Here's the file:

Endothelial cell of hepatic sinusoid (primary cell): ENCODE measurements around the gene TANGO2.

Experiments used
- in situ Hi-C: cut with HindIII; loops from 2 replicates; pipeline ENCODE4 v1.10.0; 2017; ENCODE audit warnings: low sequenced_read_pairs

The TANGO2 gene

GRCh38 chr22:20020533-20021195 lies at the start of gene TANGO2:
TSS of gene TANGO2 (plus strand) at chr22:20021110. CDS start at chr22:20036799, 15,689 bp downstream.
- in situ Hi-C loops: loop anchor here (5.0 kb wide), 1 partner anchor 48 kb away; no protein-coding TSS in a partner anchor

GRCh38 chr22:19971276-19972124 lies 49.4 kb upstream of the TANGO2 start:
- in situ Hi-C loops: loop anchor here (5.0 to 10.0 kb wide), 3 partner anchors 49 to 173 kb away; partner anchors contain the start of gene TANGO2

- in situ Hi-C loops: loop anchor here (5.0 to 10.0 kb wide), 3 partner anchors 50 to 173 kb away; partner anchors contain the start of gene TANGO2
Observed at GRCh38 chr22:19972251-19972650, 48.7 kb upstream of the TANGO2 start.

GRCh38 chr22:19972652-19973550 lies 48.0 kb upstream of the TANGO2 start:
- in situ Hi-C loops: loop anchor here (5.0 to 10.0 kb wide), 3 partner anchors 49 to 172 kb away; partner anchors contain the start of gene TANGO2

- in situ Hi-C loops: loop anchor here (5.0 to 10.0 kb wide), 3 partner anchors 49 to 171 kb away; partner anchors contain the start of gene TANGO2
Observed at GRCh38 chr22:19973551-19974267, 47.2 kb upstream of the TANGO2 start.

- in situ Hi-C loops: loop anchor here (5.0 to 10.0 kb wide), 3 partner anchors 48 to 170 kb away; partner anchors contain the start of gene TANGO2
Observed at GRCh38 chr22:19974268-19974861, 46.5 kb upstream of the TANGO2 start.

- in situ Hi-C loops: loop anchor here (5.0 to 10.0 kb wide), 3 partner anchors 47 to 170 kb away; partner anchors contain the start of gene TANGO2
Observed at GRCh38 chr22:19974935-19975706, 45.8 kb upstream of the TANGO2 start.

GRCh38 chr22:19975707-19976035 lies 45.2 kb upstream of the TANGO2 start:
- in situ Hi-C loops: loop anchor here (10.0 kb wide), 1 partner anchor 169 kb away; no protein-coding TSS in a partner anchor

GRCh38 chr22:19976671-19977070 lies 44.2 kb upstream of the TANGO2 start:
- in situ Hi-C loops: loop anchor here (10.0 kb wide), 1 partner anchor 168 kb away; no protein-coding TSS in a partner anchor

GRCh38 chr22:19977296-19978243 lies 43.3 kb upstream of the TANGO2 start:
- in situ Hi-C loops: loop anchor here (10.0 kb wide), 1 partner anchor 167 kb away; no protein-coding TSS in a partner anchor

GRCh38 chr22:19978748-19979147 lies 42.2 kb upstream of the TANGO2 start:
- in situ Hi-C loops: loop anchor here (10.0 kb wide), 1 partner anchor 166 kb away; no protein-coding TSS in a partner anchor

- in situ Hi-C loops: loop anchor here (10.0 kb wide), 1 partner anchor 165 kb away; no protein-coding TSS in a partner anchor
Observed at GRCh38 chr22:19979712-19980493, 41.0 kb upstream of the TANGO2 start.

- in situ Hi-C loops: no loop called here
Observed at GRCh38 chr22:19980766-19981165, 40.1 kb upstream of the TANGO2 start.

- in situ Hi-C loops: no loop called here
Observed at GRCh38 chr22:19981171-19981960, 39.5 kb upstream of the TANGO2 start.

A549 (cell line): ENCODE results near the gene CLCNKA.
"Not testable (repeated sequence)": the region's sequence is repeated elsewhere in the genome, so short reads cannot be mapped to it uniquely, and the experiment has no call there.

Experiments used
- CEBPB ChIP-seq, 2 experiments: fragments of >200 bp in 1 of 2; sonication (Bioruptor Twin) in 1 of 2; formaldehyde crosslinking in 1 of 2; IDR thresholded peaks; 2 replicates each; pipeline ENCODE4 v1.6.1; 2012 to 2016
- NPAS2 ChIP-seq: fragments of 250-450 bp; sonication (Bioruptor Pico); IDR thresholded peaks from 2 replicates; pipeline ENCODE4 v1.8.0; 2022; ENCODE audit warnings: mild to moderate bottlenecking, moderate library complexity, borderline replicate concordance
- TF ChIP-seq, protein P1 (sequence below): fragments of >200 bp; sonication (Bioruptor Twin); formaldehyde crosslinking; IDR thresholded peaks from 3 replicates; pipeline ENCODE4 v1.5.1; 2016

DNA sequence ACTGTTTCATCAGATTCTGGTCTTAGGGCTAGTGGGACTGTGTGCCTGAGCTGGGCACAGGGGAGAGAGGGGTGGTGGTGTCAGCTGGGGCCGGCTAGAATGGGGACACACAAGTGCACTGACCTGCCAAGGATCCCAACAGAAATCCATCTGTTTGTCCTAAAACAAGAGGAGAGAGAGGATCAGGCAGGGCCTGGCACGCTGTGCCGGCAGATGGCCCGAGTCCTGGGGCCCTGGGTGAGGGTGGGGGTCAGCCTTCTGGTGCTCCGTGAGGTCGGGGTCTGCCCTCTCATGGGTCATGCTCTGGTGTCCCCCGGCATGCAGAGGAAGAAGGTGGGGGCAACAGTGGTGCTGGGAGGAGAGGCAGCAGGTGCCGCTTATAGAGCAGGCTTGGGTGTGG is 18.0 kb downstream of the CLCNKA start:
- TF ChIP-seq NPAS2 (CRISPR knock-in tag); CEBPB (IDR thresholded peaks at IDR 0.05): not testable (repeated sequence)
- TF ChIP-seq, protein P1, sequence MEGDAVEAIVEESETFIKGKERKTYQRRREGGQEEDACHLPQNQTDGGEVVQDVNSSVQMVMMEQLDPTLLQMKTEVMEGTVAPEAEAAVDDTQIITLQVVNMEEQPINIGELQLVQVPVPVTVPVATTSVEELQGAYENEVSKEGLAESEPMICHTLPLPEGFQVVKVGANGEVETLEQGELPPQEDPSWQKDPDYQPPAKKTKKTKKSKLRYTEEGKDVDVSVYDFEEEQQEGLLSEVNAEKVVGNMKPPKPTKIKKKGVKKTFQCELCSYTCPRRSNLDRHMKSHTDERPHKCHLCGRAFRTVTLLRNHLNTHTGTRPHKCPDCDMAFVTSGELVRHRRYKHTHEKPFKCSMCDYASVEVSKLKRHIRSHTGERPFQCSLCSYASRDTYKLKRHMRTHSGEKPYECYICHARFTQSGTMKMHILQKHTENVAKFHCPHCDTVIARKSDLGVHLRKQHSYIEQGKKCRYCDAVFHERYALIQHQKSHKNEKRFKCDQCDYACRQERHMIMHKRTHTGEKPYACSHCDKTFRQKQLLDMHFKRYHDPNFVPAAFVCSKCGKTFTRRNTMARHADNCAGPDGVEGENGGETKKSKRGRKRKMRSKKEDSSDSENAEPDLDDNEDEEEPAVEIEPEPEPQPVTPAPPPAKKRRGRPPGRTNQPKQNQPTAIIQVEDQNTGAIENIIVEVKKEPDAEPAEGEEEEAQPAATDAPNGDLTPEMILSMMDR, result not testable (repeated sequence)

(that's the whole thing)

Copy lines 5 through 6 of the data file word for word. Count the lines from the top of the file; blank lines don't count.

GRCh38 chr22:20020533-20021195 lies at the start of gene TANGO2:
TSS of gene TANGO2 (plus strand) at chr22:20021110. CDS start at chr22:20036799, 15,689 bp downstream.